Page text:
Anonymous Memo to Brown Hope Board Lays Out Allegations Against CEO

The document alleges Whitten gave himself a raise, regularly used ayahuasca, and created a “toxic” work atmosphere.

Portland nonprofit Brown Hope has been roiled by turmoil this month surrounding its founder and CEO, Cameron Whitten.

WW has learned that the basis for the strife is a 4,600-word memo titled “Brown Hope Whistleblower Document.” The memo lays out a series of allegations against Whitten.

The fast-growing racial justice nonprofit took in more than $3 million from a variety of government agencies and leading foundations in 2020, the last year it filed a tax return. Whitten only last week announced plans to distribute a guaranteed basic monthly income to 25 local Black residents for three years.

The whistleblower document, which WW obtained today, was purportedly written by current “employees of Brown Hope, former employees of Brown Hope, former colleagues of Cameron Whitten, victims of Cameron Whitten’s Behavior, and other concerned community members.”

The document was the basis of an attempt last week by Brown Hope board president Gregory McKelvey to place Whitten on paid leave. Whitten contested that move, taking the issue to a meeting of Brown Hope’s board Dec. 14. That meeting of the board, which until then consisted of McKelvey, Whitten and Dashia Fontleroy, resulted in the addition of two new members and a pledge from the board to investigate the complaints against Whitten, who will retain his post during that investigation.

Many of the allegations in the whistleblower document describe a capricious management style, which the authors characterize as “toxic.” Included are claims that Whitten is a guilty of “emotional abuse” and “misogyny” toward employees. (In its most recent tax filing, for the year 2020, Brown Hope reported 28 employees.)

Other allegations move into more unusual territory.

*”Mr. Whitten constantly brags about his use of ayahuasca,” the document says. “He promotes the use of this drug and employees have realized that his behavior has become increasingly erratic and scary since his drug use began.” Ayahuasca is a psychoactive tea used by Indigenous people in South America to produce mystical visions and altered consciousness. (The document alleges Brown Hope’s HR department, which reports to Whitten, did nothing about his drug use, which the document’s authors say violates Brown Hope’s employee handbook.)

*”Mr. Whitten conducts mandatory spiritual ‘healing sessions,’” the document alleges, adding that one employee who refused to participate was placed on a performance plan. “Mr. Whitten forced an employee to carry a crystal for healing purposes,” the document adds.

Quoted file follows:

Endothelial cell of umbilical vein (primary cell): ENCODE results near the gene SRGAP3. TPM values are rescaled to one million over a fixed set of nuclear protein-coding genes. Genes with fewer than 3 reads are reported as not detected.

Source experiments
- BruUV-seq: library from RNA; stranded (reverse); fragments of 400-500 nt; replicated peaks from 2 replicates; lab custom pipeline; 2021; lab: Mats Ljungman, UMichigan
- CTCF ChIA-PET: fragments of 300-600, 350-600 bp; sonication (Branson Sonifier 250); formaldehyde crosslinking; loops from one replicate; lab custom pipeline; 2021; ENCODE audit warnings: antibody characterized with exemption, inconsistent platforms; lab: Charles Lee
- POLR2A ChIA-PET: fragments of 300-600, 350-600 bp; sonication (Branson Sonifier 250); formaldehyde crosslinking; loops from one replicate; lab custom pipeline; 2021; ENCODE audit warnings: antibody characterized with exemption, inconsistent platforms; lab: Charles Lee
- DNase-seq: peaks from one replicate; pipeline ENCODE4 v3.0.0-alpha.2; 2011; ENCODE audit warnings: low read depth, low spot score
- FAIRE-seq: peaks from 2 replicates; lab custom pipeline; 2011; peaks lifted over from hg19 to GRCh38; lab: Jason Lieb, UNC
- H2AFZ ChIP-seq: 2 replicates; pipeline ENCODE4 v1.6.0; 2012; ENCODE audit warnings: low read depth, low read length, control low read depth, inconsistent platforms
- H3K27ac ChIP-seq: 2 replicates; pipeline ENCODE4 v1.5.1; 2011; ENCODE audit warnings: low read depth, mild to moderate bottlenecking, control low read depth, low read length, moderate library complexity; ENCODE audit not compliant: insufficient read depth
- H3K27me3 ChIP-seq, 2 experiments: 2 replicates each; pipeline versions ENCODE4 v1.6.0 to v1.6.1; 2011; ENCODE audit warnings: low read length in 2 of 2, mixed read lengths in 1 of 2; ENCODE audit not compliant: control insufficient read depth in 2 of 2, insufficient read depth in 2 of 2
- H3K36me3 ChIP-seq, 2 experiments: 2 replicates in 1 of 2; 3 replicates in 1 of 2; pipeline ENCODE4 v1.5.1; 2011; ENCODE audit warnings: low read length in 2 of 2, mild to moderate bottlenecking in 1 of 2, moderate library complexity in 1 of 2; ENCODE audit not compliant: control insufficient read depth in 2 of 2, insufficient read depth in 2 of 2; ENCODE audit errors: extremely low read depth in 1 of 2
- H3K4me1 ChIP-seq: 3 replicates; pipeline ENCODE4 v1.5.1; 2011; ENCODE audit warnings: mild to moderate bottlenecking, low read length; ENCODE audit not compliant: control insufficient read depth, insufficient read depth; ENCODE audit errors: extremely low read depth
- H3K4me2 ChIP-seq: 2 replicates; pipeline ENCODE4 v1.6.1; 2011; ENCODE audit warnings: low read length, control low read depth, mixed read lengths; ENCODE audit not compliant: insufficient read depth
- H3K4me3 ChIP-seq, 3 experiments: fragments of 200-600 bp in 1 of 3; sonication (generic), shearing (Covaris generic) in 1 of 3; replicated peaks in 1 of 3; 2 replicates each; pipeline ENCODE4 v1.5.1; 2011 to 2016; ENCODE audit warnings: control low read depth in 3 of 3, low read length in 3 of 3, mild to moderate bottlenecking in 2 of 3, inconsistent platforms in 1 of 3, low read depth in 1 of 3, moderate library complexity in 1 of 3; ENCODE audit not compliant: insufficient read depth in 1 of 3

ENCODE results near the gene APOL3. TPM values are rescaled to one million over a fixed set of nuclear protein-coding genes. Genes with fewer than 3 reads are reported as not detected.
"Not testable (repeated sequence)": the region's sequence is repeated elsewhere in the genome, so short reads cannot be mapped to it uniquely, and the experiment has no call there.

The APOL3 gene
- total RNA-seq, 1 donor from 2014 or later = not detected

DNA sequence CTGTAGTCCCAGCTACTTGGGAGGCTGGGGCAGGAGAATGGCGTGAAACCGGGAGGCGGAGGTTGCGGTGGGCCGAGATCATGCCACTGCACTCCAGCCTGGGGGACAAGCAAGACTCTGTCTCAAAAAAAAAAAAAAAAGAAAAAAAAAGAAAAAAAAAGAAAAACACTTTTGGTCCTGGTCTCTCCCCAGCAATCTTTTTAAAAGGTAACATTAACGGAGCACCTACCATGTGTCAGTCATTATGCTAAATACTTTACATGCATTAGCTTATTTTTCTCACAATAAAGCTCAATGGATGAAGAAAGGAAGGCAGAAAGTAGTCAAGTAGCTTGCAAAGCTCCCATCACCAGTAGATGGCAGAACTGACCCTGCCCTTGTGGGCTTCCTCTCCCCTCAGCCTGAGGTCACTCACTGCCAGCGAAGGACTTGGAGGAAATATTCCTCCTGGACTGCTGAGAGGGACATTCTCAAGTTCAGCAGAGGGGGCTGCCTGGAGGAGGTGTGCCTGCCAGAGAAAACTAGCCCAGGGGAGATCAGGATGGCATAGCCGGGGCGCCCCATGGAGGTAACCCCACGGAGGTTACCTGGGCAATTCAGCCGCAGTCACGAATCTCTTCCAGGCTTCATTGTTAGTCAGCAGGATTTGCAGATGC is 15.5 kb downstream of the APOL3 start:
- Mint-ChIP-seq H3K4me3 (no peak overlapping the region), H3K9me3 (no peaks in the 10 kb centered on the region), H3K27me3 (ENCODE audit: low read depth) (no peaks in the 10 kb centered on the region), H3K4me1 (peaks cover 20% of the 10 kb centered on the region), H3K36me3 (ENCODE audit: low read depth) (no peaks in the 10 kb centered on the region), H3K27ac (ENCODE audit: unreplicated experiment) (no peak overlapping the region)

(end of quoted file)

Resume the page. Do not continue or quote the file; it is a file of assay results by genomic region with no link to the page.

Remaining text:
*As WW previously reported, Brown Hope’s board did not meet between October 2021 and Dec. 14, 2022. The document details allegations about that issue as well. “Prior to when Mr. Whitten joined the board, it was always his job to schedule board meeting and set up the video chat on his Zoom link,” the document says. “After his appointment, he stopped scheduling board meetings. Mr. Whitten refused to move forward on plans to add new board members.”

* The document alleges Whitten took advantage of a lack of board supervision, saying, “Mr. Whitten received roughly a $20,000 increase to his salary that was never approved by anyone other than himself.”

Whitten says that last allegation is “not accurate.”

“My salary, and any increases in salary since I started working as Brown Hope’s CEO, have been approved by the board,” he says. “I have not asked for a recent salary increase.”

Whitten declined to respond to the other allegations in the whistleblower document.

“Right now, my attention is 100% focused on Brown Hope and the services our communities need. It would be inappropriate for me, while there is an active investigation underway, to comment on any of these matters,” Whitten says. “I will not be distracted by any unfounded allegations or misinformed attempts at my character.”

The Brown Hope board decided Dec. 14 to add two new members and to keep Whitten in place pending an independent investigation. The Oregon Department of Justice, which oversees nonprofits, will also be launching its own investigation.

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